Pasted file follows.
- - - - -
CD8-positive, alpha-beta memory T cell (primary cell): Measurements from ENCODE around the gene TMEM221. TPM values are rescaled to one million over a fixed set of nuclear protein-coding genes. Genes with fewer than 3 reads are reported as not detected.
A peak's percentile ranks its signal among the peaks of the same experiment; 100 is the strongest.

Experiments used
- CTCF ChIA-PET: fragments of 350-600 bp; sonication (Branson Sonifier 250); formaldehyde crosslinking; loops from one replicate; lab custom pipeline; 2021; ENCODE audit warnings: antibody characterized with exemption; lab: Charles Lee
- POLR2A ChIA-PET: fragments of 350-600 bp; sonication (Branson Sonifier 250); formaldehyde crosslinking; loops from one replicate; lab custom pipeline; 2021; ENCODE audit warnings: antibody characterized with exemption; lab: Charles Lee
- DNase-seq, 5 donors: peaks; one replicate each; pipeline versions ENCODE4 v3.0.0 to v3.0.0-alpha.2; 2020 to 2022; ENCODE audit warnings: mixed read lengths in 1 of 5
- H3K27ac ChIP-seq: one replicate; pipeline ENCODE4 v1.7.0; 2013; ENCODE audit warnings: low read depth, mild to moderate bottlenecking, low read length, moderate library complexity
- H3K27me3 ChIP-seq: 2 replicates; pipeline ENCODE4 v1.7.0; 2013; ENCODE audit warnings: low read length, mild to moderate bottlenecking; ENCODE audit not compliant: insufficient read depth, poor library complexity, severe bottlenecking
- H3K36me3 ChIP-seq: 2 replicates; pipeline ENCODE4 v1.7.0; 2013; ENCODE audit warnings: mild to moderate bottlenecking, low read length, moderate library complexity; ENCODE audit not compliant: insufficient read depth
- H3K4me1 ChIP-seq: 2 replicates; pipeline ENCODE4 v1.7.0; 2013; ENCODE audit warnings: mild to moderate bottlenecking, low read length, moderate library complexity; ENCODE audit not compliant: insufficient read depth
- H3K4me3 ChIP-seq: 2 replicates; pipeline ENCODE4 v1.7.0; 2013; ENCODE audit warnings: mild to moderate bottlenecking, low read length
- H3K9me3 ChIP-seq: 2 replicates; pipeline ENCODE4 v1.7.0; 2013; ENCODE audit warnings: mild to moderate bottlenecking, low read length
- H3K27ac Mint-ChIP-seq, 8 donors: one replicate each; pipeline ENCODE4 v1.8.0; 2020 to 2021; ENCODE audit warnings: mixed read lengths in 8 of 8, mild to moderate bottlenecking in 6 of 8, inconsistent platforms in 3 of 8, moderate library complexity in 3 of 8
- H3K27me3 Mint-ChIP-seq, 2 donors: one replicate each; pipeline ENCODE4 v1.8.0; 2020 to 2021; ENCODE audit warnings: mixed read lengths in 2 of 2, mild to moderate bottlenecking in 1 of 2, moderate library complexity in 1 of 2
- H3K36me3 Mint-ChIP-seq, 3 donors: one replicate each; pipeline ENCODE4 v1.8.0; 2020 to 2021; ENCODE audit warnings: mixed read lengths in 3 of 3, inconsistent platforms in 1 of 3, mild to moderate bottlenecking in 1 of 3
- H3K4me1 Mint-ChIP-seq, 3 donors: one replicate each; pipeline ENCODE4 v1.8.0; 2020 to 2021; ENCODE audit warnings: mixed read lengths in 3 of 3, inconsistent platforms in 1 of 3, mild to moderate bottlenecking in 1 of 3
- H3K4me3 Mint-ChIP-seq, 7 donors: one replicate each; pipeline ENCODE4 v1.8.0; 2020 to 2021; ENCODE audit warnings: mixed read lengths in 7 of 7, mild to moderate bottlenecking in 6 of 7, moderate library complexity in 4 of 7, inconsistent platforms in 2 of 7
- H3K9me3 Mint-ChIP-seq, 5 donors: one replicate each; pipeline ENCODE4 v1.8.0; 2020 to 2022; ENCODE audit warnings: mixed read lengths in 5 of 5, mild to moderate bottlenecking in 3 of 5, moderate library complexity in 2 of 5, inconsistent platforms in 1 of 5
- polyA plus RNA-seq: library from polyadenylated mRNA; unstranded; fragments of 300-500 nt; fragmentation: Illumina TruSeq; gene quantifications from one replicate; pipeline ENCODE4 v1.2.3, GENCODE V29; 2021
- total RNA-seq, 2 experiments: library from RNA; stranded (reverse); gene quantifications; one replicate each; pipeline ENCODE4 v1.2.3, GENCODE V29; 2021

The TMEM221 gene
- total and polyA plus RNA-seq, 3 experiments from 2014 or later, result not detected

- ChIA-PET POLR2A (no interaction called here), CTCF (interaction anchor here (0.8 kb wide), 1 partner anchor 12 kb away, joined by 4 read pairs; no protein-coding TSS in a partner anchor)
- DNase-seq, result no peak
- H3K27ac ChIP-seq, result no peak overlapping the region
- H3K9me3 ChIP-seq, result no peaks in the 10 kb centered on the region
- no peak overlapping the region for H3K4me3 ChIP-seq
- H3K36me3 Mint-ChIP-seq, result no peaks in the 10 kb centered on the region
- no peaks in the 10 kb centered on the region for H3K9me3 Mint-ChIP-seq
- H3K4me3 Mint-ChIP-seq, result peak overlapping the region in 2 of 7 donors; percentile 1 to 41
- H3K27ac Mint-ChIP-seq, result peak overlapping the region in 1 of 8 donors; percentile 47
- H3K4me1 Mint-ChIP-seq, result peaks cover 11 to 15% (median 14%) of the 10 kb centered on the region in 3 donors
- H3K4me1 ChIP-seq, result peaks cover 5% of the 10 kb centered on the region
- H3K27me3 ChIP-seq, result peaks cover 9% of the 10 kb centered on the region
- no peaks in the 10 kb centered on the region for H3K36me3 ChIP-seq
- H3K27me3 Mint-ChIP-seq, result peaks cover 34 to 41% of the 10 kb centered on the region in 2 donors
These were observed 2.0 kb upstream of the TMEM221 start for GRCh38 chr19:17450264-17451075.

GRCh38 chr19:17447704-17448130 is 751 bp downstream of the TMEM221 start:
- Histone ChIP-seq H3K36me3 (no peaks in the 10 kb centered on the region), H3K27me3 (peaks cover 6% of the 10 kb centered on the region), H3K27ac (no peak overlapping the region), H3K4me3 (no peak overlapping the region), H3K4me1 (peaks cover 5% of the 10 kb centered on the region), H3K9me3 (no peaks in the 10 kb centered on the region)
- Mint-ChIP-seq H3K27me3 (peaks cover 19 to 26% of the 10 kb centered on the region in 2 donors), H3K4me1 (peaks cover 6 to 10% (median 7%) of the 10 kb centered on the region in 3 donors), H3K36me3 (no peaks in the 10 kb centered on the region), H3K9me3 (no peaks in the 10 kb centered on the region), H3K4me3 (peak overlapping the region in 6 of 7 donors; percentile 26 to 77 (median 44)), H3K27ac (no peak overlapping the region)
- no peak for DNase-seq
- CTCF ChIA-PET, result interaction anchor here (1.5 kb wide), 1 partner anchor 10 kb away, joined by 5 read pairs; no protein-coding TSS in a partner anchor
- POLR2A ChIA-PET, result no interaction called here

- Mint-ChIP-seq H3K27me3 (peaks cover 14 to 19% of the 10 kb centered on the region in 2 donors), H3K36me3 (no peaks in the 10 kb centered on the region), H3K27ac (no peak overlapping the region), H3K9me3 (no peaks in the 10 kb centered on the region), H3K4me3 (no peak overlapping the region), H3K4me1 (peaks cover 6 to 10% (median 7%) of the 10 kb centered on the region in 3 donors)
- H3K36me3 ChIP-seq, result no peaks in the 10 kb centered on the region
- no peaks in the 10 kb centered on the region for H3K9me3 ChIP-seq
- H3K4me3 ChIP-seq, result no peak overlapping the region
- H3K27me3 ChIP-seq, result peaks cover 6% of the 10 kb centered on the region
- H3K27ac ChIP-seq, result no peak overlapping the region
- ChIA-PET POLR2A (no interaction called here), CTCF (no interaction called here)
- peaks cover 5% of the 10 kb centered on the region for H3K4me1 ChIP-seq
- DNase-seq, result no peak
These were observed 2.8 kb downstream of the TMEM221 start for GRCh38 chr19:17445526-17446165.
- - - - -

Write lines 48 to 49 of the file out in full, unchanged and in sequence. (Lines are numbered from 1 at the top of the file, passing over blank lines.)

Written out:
- H3K27me3 ChIP-seq, result peaks cover 6% of the 10 kb centered on the region
- H3K27ac ChIP-seq, result no peak overlapping the region